Cybersecurity Defensive Measures in the Age of Work from Home

EPGD Law Cybersecurity

Massive security breaches occur every day—not even the most prominent politicians and businessmen are immune. On July 15, Twitter discovered fake tweets coming from Barack Obama, Joe Biden, Mike Bloomberg, Jeff Bezos, Bill Gates, and Elon Musk’s accounts. Kanye West and Kim Kardashian West were also subject to the hack.

With cybersecurity becoming an ever-increasing issue in the advent of working from home during the COVID-19 pandemic, it is important to recognize the most common data breaches you can face, and how to properly protect yourself from them.

Common Types of Data Breaches in Florida and Beyond

Cybersecurity in Florida is governed by Florida’s Information Protection Act of 2014 (FIPA) and  §501.171, Fla. Stat., which is found in the Consumer Protection Chapter of the Florida Statutes. Under §501.171, “each covered entity, governmental entity, or third-party agent shall take reasonable measures to protect and secure data in electronic form containing personal information.” The statute also delineates protocols regarding notice, annual reports, consumer records, and enforcement.

In California, state officials recently sent out alerts regarding cybersecurity and privacy rights under their own data privacy statute—the California Consumer Privacy Act (CCPA). The Office of the California Attorney General’s 2016 California Data Breach Report outlines the common types of data breaches between 2012 to 2015: malware and hacking, physical breaches, and breaches caused by errors. The types of data that were breached included sensitive information such as Social Security numbers and medical information. The industries most subject to breaches were the retail sector, the financial sector, the healthcare industry, and small businesses. The Breach Report recommended the following: Maintaining information security, utilizing multi-factor authentication, utilizing strong encryption on portable and desktop devices, placing fraud alerts on credit files if you are a victim of breach, and conforming states’ breach laws in order to facilitate consumer compliance and cooperation.

Such breaches released by the California Report are still prevalent four years later throughout the whole country. However, targeted ransomware, phishing attacks, and mobile malware attacks are now on the rise. While the escalation of cyber insurance, IoT devices, and AI initially protect information, they also give rise to cyber-attacks.

Cybersecurity Defensive Measures for Miami Business Lawyers

The California Attorney General’s Office also supported a set of 20 cybersecurity defensive measures from the Center for Internet Security (CIS) that all organizations that keep personal information should have. These measures are equally relevant nationwide. The defenses or “controls” are the following:

  1. Inventory and Control of Hardware Assets
  2. Inventory and Control of Software Assets
  3. Continuous Vulnerability Management
  4. Controlled Use of Administrative Privileges
  5. Secure Configuration for Hardware and Software on Mobile Devices, Laptops, Workstations and Servers
  6. Maintenance, Monitoring and Analysis of Audit Logs
  7. Email and Web Browser Protections
  8. Malware Defenses
  9. Limitation and Control of Network Ports, Protocols and Services
  10. Data Recovery Capabilities
  11. Secure Configuration for Network Devices, such as Firewalls, Routers and Switches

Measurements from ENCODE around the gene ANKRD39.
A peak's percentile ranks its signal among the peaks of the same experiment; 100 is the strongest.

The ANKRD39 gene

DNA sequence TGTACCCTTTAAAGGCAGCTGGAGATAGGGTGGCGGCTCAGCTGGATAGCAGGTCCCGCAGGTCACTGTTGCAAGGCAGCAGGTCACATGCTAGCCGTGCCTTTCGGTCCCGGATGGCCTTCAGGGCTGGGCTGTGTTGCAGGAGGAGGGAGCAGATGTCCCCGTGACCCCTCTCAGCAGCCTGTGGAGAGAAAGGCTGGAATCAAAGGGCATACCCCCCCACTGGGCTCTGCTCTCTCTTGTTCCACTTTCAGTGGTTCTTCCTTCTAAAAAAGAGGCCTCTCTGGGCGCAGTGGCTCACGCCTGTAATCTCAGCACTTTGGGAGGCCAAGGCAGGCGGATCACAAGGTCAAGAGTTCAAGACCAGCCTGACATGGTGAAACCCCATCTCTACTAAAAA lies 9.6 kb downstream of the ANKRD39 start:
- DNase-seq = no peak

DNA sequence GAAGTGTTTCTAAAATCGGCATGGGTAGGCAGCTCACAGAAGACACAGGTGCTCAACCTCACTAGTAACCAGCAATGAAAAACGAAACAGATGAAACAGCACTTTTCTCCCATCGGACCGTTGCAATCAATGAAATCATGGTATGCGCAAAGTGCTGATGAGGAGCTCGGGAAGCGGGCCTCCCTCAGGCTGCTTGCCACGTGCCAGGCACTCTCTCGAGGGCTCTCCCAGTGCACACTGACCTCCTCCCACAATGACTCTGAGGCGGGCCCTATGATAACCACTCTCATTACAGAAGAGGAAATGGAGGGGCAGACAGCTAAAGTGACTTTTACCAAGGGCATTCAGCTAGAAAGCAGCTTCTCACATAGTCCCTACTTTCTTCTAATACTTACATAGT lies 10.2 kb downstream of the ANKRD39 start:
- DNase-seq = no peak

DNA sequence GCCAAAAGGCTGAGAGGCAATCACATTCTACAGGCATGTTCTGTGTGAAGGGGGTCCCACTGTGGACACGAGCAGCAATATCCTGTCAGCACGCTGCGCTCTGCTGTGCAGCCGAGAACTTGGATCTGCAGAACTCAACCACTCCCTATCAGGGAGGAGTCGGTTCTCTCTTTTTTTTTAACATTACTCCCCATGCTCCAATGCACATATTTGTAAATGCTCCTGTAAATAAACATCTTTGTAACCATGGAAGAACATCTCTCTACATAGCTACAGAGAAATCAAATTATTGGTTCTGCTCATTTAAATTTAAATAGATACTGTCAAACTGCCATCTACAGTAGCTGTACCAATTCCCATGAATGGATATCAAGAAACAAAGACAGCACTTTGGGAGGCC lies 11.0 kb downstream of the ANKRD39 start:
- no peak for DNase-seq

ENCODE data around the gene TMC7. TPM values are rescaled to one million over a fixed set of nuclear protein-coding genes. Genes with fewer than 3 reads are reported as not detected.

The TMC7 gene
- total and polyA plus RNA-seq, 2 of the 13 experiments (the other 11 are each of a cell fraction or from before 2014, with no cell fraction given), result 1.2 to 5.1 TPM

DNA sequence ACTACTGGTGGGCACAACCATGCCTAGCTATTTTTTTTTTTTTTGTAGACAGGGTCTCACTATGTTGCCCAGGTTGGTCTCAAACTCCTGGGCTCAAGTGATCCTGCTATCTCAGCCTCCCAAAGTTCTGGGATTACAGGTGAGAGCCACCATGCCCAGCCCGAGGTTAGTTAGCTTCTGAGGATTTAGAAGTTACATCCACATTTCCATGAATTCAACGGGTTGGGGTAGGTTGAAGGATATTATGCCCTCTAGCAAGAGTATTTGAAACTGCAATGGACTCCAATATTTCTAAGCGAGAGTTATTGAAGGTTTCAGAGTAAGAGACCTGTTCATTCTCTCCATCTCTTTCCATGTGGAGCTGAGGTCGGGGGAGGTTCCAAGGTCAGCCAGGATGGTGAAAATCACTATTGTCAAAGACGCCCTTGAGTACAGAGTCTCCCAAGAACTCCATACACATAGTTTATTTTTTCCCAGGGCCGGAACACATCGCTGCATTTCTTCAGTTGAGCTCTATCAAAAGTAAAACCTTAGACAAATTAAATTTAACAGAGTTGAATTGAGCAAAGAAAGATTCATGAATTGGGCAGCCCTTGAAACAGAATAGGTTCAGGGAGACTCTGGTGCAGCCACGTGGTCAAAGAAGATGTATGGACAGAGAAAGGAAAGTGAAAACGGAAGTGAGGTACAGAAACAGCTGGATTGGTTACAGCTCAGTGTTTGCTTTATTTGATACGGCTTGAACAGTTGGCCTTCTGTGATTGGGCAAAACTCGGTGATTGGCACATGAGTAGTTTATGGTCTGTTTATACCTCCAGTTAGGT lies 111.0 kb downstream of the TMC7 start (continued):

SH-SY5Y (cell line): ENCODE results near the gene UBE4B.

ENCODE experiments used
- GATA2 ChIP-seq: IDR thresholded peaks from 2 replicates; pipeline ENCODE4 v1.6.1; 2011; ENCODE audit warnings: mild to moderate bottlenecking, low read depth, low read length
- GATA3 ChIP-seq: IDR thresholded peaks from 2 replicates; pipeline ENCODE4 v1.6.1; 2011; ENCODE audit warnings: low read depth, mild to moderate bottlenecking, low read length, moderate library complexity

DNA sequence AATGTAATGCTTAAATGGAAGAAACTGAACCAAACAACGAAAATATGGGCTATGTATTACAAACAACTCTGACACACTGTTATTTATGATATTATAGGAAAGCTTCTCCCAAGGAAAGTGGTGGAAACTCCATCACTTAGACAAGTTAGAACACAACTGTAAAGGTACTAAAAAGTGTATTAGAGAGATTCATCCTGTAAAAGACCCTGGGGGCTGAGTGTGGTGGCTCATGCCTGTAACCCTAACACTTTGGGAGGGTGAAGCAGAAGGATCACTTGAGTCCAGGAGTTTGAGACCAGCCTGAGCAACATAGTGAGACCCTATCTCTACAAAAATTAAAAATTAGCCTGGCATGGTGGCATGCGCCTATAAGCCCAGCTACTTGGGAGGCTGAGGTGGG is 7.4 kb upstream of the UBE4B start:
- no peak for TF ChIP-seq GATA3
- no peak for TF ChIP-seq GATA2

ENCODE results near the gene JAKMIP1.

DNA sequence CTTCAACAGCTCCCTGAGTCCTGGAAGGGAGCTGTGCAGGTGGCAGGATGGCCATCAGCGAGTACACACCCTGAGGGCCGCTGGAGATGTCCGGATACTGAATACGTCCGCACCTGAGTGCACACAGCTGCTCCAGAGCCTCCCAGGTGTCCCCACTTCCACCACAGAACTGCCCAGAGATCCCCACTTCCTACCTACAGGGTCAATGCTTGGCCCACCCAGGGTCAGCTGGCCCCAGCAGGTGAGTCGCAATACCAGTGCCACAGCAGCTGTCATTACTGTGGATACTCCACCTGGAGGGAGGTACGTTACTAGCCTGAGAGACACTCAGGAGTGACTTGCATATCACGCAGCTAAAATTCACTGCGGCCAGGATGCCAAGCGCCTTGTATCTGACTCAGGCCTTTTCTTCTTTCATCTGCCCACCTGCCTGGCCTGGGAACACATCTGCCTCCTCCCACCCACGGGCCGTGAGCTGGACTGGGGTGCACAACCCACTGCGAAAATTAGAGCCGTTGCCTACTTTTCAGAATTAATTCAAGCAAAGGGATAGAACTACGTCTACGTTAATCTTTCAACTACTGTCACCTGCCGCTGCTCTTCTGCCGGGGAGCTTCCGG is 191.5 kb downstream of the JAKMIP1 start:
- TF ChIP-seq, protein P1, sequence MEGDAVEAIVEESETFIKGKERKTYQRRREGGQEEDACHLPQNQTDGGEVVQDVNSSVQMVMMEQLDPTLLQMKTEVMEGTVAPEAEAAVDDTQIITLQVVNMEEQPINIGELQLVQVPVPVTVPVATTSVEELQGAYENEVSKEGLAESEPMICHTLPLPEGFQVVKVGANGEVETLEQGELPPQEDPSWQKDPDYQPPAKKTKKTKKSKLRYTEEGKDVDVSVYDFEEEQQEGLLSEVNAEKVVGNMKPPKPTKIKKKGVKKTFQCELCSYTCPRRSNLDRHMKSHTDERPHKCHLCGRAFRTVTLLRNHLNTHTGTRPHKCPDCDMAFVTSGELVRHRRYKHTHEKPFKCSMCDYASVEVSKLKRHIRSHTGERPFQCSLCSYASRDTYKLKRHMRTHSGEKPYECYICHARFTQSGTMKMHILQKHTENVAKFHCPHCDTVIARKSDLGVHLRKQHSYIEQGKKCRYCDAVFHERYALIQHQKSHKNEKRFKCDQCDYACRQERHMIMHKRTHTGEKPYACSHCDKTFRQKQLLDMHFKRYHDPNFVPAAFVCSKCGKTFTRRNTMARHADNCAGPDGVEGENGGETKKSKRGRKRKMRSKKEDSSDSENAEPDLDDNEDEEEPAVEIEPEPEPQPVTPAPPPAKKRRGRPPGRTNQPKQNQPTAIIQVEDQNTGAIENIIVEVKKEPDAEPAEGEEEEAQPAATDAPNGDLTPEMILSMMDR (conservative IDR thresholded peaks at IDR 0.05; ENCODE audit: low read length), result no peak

12. Boundary Defense
  13. Data Protection
  14. Controlled Access Based on the Need to Know
  15. Wireless Access Control
  16. Account Monitoring and Control
  17. Implement a Security Awareness and Training Program
  18. Application Software Security
  19. Incident Response and Management
  20. Penetration Tests and Red Team Exercises

In 2020, these measures should still be taken to protect yourself and your businesses, along with ransomware analysis, preservation of evidence, ransomware expert negotiation services, cryptocurrency facilitation services, forensic analysis and reporting, eradication, and Cyber Security Awareness Training.

EPGD Business Law is located in beautiful Coral Gables. Call us at (786) 837-6787, or contact us through the website to schedule a consultation.

*Disclaimer: this blog post is not intended to be legal advice. We highly recommend speaking to an attorney if you have any legal concerns. Contacting us through our website does not establish an attorney-client relationship.*

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Silvino Diaz

Silvino E. Diaz’s practice ranges from Civil and Commercial Litigation to Entertainment and Intellectual Property Law. Silvino has earned a reputation as one of Puerto Rico’s foremost advocates for independent musicians and artists. As a result of his sustained commitment to creative industries, he was named Professor of Intellectual Property Law at Atlantic University College (Guaynabo, PR) – the Caribbean’s leading digital arts institution – where he spearheaded the “Introduction to IP” course for both the graduate and undergraduate programs, and was appointed by the Office of the President to develop an Intellectual Property graduate curriculum, where he served until moving to Miami in 2017. He is the founder of the service known as Starving Artists, where he offers innovative business and legal counsel for artists and creatives.


*The following comments are not intended to be treated as legal advice. The answer to your question is limited to the basic facts presented. Additional details may heavily alter our assessment and change the answer provided. For a more thorough review of your question please contact our office for a consultation.

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